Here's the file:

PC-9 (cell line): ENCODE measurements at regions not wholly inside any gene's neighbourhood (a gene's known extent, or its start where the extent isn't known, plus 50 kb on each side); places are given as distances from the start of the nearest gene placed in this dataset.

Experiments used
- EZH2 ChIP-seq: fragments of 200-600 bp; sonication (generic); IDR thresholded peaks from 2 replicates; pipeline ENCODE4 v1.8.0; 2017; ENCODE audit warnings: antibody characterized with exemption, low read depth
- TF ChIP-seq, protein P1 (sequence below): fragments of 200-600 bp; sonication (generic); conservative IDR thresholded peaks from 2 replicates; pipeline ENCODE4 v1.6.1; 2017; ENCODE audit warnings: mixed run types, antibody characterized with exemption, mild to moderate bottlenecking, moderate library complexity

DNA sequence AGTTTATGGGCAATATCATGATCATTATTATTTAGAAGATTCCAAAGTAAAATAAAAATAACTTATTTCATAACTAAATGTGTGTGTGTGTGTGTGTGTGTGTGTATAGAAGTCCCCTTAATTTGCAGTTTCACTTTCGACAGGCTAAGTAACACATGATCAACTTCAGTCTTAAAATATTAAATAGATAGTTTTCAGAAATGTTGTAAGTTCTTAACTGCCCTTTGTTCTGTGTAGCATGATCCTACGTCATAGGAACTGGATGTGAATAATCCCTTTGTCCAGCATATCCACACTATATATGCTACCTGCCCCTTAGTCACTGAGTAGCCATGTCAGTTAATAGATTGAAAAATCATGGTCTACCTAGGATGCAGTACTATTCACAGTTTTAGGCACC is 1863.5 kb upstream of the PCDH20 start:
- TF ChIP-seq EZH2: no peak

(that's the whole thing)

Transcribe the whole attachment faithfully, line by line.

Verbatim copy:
PC-9 (cell line): ENCODE measurements at regions not wholly inside any gene's neighbourhood (a gene's known extent, or its start where the extent isn't known, plus 50 kb on each side); places are given as distances from the start of the nearest gene placed in this dataset.

Experiments used
- EZH2 ChIP-seq: fragments of 200-600 bp; sonication (generic); IDR thresholded peaks from 2 replicates; pipeline ENCODE4 v1.8.0; 2017; ENCODE audit warnings: antibody characterized with exemption, low read depth
- TF ChIP-seq, protein P1 (sequence below): fragments of 200-600 bp; sonication (generic); conservative IDR thresholded peaks from 2 replicates; pipeline ENCODE4 v1.6.1; 2017; ENCODE audit warnings: mixed run types, antibody characterized with exemption, mild to moderate bottlenecking, moderate library complexity

DNA sequence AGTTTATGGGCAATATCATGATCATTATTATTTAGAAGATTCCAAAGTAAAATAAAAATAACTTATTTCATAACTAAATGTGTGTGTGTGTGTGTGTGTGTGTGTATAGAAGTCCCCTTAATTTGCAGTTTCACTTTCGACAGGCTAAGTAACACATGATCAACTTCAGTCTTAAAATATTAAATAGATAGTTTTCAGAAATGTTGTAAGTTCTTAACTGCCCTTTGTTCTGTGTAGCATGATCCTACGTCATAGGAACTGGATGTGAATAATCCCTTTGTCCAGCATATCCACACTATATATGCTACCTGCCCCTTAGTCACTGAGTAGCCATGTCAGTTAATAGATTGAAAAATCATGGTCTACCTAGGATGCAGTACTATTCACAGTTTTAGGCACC is 1863.5 kb upstream of the PCDH20 start:
- TF ChIP-seq EZH2: no peak